They share the aim of educating Aussies and the world, in a fun and informative way, about climate change, and will present practical tips on how to change our lifestyle and reduce our impact on the Earth.


But before they change the world, they will need to meet their own challenges, not the least will be bonding as a team, backed by an expert crew.


“The first leg will be one of the most difficult,” says Geoff.


“As we gel as a team, we’ll be dealing hour after hour with rough seas south of New Zealand; icebergs need to be avoided, storms handled, and the boat has to be nursed through some of the world's roughest oceans over 6,000 nautical miles to Southern Chile then into the Patagonian Fjords.”


He says the biggest single risk to the project is ice that could crush the vessel, or trap it, stopping progress.


“Kit brings his strong climbing and ropes work to the game; I bring polar and crevasse survival knowledge, calm head under fire, leadership and forward drive to the party.”


Where possible Project Zero will seek to use green modes of transport by sailing, hiking, kite-power and skiing. 


“Our mission is clear – work as a team to create awareness and instigate change to protect the planet for future generations,” says Geoff.


The journey can be followed at and via Instagram @projectzero_earth.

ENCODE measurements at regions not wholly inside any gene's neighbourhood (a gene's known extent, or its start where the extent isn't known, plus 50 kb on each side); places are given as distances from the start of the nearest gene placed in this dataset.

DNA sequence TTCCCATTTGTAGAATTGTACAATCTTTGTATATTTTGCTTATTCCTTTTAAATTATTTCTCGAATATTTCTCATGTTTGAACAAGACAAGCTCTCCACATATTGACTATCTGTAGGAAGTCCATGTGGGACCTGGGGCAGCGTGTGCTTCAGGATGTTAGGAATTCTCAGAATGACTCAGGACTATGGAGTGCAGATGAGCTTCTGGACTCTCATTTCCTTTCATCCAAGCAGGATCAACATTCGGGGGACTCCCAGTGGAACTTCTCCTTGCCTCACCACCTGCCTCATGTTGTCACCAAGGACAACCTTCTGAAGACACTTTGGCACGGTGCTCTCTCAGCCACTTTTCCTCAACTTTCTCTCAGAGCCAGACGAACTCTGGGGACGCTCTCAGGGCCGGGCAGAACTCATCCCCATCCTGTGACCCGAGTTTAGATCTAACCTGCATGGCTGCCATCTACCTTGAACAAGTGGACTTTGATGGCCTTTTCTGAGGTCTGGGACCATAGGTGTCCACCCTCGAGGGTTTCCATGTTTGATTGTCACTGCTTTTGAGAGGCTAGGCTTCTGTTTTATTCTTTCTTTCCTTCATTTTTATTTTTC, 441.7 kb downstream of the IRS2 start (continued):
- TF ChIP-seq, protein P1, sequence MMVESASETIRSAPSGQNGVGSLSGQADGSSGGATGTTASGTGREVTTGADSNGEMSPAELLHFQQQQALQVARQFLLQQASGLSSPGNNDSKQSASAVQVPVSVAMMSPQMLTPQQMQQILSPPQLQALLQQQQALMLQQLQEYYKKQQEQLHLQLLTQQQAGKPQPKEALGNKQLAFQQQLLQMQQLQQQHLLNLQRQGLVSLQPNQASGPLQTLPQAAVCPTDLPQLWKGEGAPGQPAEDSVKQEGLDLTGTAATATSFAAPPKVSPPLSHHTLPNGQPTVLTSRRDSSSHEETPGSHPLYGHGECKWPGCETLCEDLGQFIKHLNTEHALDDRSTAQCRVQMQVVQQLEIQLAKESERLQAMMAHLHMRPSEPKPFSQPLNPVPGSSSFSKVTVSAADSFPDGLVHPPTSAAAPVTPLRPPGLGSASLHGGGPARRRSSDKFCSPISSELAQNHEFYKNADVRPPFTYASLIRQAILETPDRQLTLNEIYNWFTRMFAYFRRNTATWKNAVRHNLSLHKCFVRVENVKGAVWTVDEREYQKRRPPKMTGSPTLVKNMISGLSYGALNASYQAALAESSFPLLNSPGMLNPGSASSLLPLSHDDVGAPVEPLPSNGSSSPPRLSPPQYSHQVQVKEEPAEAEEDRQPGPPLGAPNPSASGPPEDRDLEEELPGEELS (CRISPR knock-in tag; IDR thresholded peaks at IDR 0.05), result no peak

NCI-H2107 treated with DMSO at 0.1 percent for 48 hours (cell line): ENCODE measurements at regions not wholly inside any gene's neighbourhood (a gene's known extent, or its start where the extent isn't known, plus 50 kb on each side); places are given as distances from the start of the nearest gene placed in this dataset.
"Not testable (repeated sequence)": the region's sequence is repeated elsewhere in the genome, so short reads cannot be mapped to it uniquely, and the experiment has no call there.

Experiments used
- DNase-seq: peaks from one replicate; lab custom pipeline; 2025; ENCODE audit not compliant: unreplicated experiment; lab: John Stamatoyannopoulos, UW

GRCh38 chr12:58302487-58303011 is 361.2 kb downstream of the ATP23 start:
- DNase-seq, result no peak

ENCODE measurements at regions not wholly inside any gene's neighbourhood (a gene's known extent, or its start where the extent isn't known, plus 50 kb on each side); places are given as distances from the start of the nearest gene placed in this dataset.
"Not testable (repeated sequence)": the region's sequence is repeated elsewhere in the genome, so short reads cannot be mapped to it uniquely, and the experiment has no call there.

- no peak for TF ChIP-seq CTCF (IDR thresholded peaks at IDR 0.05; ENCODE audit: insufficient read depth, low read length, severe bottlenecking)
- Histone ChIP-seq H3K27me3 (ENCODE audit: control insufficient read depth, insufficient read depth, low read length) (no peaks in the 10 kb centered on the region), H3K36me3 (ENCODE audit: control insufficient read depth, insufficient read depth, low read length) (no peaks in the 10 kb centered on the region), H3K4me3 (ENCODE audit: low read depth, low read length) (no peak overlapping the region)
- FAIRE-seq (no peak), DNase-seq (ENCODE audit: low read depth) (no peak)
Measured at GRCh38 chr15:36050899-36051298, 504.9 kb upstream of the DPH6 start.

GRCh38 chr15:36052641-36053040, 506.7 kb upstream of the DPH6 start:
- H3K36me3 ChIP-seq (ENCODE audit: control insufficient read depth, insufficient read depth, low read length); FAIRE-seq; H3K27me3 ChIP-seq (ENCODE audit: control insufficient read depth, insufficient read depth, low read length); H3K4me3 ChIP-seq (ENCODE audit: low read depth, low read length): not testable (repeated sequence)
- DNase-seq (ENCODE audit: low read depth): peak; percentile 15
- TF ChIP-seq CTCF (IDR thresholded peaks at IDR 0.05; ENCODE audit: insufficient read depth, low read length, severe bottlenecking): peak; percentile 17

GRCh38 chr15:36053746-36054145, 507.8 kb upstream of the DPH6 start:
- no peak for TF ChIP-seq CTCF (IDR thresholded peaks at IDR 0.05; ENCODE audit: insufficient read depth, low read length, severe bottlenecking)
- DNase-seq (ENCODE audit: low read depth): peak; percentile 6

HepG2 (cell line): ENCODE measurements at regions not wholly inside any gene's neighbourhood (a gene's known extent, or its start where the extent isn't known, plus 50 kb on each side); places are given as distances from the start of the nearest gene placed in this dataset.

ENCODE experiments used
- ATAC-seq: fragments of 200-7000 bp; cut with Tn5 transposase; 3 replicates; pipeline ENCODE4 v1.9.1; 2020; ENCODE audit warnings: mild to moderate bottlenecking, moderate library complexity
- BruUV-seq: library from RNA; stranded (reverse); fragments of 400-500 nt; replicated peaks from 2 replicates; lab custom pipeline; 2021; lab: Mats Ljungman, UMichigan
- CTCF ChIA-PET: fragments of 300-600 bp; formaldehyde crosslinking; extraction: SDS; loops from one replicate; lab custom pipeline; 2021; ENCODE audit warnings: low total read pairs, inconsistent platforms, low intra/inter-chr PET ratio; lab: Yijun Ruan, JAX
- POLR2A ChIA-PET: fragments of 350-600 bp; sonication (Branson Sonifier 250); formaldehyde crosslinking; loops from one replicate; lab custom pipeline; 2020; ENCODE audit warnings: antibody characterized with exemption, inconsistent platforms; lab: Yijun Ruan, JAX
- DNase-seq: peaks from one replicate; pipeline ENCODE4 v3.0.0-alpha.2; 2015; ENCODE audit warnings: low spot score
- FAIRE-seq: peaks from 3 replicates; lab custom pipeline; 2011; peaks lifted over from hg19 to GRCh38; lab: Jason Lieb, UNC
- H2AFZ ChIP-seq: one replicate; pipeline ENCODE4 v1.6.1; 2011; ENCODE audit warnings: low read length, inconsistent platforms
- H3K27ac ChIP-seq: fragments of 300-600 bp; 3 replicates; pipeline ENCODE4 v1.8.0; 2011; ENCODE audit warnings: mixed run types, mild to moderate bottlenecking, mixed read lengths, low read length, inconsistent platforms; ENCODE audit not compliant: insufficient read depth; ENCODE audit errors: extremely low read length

Project Zero is made possible, thanks to the support of the community, supporters and sponsors, including: Australian Geographic Society; Rewards4Earth Foundation (Erth Points); Dometic; Enerdrive; Pivotel Satellite; Rhythm Snowsports; Wild Earth ; Salomon; Arc’teryx; Mammut; Oakley; Le Bent; Merino Country; Stellar Marine; Blackboard Coffee; Sea to Summit and VetLove. 


More about Dr Geoff Wilson AM: 

Dr Wilson is a veterinary surgeon, founder of 5th Element Expeditions and multiple world record holding adventurer. He is the recipient of the “Lifetime of Adventure” award from the Australian Geographic Society, its highest honour, and is recognised in the Australian Museum’s “50 Trailblazers” of all time.  Earlier this year, he became a Member of the Order of Australia for his services to the community. 



Media Assets HERE (images, 3 mins b-roll)


Historic Assets HERE (previous expeditions)

Key Facts:

Dr Wilson holds the current record for the longest solo, unsupported polar journey (2019/2020), the first summit of Dome Argus, solo and unsupported (2019/2020), the fastest solo, unsupported crossing of Antarctica (2013/2014), the fastest unsupported crossing of Greenland, south to north (2017), and the first and only wind-assisted crossing of the Sahara Desert (2009). His most recent expedition success was crossing Australia’s Simpson Desert using a wind-assisted buggy (2022). He lives in Queensland with his wife of 30 years, Sarah Wilson, and has two other adult children, daughters Java and Jade. He became a grandfather earlier this year. 

Contact details:

For further information, interviews: eckfactor 0438 532 569